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I’ve been curious about Harman’s research relating to the following variables.

1) Take a speaker with ideal/accurate anechoic measurements and place it in the extremes of a live room and a dead room. Assuming the live vs. dead room will impact the frequency response at the listener’s ears, and assuming that the brain prefers a certain frequency response, could that same ideal/accurate speaker (from anechoic measurements) produce a different frequency response at the listener’s ears, based on the reflective and absorptive characteristics of the room? If the brain prefers a certain frequency response curve, how could the same ideal/accurate speaker (from anechoic measurements) be preferred in both the dead room and live room?

Said another way, if the brain prefers a specific curve at the listening position, is it possible that a non-ideal/accurate speaker (from anechoic measurements), could deliver closer to the preferred curve because of the absorptive or reflective characteristics of the room?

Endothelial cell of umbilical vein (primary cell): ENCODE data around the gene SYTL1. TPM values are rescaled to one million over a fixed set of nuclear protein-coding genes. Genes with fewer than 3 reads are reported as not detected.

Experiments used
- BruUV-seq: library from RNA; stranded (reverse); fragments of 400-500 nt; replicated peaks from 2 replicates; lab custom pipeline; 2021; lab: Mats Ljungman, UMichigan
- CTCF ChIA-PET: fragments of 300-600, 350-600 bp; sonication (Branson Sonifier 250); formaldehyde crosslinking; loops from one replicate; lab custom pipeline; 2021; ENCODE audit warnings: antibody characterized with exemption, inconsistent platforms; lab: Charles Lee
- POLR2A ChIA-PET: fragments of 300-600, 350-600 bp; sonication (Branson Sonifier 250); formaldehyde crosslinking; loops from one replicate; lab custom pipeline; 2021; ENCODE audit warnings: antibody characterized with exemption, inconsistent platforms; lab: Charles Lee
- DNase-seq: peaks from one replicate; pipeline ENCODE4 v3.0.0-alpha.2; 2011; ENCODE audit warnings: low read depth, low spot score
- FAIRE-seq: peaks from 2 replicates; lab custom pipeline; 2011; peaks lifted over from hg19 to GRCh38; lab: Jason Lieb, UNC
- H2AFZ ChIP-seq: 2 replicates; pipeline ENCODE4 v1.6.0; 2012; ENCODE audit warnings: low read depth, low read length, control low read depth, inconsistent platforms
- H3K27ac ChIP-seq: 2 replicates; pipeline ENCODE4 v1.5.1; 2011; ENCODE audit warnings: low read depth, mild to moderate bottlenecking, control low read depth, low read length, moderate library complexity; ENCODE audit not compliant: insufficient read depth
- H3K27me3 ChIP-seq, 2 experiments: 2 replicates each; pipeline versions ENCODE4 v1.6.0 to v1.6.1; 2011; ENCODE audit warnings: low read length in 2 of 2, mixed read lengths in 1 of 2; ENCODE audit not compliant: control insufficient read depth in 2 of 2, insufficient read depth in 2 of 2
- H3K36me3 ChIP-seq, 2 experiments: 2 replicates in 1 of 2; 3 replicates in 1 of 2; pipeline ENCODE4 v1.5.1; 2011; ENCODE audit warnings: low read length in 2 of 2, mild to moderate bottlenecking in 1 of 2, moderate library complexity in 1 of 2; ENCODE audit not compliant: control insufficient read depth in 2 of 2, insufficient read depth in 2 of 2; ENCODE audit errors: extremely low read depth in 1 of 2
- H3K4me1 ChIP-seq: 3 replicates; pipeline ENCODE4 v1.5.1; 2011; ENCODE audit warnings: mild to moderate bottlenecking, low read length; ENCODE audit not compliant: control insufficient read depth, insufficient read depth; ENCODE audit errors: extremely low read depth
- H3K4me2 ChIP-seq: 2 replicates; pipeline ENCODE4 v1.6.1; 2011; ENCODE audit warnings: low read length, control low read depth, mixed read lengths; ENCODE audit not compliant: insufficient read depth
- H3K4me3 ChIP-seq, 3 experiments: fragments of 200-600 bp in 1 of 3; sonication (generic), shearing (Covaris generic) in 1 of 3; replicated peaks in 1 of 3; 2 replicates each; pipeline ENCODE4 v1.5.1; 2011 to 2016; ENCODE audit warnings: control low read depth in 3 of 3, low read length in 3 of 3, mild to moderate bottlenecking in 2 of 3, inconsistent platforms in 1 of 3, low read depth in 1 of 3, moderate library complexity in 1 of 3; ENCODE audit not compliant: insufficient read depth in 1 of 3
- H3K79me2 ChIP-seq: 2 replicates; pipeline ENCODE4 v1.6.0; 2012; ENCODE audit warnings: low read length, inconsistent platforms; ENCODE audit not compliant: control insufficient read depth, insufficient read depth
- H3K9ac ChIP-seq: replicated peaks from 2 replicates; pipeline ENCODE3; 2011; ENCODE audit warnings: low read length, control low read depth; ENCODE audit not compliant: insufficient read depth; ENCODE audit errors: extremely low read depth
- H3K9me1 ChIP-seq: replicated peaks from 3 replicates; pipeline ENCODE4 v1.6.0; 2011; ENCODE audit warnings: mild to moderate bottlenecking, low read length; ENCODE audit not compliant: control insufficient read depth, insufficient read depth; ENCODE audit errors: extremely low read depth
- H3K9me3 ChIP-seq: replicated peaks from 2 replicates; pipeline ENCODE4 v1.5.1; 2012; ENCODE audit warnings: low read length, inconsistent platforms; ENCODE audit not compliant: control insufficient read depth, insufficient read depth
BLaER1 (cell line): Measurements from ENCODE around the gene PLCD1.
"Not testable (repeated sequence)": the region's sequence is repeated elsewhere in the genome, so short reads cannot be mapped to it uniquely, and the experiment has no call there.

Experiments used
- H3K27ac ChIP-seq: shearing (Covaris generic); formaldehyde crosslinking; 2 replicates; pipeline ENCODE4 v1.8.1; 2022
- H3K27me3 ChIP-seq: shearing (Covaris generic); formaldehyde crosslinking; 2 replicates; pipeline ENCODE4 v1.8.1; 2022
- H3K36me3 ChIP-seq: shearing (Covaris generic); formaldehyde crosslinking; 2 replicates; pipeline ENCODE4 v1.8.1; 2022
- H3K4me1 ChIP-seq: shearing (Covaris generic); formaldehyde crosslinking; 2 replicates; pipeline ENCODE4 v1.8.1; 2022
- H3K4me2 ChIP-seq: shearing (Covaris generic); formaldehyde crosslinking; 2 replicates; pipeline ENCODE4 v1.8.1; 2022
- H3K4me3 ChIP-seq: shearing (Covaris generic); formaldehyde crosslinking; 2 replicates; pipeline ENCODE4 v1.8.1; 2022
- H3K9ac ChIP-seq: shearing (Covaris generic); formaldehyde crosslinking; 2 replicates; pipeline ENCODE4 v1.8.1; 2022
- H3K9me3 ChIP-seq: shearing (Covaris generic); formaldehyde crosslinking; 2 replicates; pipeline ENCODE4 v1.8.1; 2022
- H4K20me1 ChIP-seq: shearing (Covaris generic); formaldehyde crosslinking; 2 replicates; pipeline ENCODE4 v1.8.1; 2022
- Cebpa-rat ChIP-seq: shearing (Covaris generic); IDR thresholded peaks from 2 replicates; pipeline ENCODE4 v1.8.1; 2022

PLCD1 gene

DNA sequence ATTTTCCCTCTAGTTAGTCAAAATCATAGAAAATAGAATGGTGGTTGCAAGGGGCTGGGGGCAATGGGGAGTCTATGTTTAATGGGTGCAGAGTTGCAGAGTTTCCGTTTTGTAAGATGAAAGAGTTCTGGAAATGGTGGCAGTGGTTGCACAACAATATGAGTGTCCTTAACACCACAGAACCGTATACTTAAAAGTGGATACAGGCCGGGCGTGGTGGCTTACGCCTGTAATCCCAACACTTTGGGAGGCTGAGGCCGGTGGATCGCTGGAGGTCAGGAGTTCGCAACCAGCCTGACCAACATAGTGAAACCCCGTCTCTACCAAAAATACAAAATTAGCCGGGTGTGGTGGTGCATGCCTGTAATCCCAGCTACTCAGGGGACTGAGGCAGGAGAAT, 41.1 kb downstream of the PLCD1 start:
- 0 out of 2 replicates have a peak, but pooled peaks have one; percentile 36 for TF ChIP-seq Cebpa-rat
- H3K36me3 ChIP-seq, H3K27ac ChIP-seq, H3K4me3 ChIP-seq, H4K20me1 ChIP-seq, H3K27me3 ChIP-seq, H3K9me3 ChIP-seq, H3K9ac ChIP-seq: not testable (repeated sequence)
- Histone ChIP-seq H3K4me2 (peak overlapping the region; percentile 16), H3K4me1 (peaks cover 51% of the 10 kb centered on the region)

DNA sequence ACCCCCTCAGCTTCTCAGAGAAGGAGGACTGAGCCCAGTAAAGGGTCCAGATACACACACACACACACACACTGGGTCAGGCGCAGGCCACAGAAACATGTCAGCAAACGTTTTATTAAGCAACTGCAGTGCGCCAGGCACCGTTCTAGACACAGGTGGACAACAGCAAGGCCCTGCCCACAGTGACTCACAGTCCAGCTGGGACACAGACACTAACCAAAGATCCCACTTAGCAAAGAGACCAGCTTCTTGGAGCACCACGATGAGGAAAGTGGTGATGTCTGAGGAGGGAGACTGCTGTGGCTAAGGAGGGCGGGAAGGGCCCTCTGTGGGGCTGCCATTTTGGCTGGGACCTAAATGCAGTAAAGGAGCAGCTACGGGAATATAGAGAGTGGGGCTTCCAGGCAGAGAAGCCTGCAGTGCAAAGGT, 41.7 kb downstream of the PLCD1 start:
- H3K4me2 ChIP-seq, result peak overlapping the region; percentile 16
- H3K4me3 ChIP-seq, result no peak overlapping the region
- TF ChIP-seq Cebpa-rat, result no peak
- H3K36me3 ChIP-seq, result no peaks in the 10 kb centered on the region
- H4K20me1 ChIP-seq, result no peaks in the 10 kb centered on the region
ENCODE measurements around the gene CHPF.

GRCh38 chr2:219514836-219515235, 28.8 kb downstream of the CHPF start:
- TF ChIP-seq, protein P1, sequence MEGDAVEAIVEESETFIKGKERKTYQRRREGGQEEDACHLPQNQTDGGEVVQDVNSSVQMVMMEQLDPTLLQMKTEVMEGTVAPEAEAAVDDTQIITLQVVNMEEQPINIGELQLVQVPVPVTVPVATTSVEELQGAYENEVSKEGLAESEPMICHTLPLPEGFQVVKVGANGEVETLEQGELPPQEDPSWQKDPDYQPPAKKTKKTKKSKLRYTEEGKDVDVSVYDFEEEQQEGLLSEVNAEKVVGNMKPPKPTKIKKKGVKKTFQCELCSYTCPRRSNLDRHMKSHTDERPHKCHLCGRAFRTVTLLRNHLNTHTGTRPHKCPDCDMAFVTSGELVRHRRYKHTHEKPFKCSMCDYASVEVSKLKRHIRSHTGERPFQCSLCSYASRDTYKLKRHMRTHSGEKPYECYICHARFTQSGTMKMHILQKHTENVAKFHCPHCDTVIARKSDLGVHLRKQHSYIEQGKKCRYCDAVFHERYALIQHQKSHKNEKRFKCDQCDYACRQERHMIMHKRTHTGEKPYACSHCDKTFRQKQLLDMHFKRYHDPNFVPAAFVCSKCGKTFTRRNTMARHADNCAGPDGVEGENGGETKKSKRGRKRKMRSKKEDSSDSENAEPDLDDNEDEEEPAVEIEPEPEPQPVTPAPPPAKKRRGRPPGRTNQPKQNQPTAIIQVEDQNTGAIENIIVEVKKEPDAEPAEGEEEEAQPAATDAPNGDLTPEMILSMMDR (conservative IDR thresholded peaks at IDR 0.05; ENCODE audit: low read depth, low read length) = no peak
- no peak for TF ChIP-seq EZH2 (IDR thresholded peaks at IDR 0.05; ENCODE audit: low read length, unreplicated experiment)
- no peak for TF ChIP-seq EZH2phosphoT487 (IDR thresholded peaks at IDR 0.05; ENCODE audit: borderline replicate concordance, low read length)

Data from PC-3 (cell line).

2) Now add in the variable of ones ears and the high frequency hearing loss that males of my age typically have :))). If the brain prefers a certain frequency response, but the ears have high frequency loss, could one prefer speakers (especially in an absorptive room) that are not ideal/accurate (from anechoic measurements) because they “compensate” for hearing loss (and room absorption), and deliver closer to the ideal/flat response that the brain prefers?

Not trying to start any arguments here – just looking to learn and discuss.